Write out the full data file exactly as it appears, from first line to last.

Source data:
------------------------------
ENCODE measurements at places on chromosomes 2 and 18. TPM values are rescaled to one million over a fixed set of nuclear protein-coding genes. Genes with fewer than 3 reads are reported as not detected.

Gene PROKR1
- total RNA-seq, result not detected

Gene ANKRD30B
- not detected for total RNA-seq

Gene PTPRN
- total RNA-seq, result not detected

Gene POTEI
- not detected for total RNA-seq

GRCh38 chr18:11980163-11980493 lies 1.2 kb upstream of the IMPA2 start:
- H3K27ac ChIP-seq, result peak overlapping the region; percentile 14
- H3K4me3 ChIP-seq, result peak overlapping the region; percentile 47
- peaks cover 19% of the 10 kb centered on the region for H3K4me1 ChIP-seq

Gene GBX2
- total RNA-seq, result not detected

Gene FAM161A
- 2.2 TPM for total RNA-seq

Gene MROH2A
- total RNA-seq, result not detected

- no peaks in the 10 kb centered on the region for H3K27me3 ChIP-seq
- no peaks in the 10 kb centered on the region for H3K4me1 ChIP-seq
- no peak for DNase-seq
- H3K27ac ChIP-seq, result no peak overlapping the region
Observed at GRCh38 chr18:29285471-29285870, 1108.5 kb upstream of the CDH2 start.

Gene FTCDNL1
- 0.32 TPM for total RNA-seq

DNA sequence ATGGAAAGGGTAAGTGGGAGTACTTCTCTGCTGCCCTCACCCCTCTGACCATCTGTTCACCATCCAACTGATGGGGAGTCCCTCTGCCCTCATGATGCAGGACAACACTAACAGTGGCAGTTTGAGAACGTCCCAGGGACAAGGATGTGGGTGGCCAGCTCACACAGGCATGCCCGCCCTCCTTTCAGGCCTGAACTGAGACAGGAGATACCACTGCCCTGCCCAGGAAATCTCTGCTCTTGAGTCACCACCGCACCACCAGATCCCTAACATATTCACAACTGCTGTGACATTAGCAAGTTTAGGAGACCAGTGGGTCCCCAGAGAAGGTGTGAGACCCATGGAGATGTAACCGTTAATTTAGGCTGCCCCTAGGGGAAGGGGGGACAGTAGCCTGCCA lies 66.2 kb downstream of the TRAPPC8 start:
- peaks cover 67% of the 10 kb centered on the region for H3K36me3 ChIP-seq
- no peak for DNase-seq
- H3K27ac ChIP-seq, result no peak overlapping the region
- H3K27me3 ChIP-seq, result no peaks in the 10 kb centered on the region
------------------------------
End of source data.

ENCODE measurements at places on chromosomes 2 and 18. TPM values are rescaled to one million over a fixed set of nuclear protein-coding genes. Genes with fewer than 3 reads are reported as not detected.

Gene PROKR1
- total RNA-seq, result not detected

Gene ANKRD30B
- not detected for total RNA-seq

Gene PTPRN
- total RNA-seq, result not detected

Gene POTEI
- not detected for total RNA-seq

GRCh38 chr18:11980163-11980493 lies 1.2 kb upstream of the IMPA2 start:
- H3K27ac ChIP-seq, result peak overlapping the region; percentile 14
- H3K4me3 ChIP-seq, result peak overlapping the region; percentile 47
- peaks cover 19% of the 10 kb centered on the region for H3K4me1 ChIP-seq

Gene GBX2
- total RNA-seq, result not detected

Gene FAM161A
- 2.2 TPM for total RNA-seq

Gene MROH2A
- total RNA-seq, result not detected

- no peaks in the 10 kb centered on the region for H3K27me3 ChIP-seq
- no peaks in the 10 kb centered on the region for H3K4me1 ChIP-seq
- no peak for DNase-seq
- H3K27ac ChIP-seq, result no peak overlapping the region
Observed at GRCh38 chr18:29285471-29285870, 1108.5 kb upstream of the CDH2 start.

Gene FTCDNL1
- 0.32 TPM for total RNA-seq

DNA sequence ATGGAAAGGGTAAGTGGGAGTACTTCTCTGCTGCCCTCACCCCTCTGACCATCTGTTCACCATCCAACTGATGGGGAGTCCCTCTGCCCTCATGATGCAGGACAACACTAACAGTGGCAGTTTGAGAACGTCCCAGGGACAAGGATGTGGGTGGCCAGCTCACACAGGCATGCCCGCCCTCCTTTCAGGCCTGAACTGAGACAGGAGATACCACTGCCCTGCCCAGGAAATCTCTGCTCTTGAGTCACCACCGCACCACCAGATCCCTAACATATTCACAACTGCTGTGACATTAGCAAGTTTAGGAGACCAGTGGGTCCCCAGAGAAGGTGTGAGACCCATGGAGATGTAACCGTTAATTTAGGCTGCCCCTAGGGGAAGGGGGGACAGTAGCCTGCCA lies 66.2 kb downstream of the TRAPPC8 start:
- peaks cover 67% of the 10 kb centered on the region for H3K36me3 ChIP-seq
- no peak for DNase-seq
- H3K27ac ChIP-seq, result no peak overlapping the region
- H3K27me3 ChIP-seq, result no peaks in the 10 kb centered on the region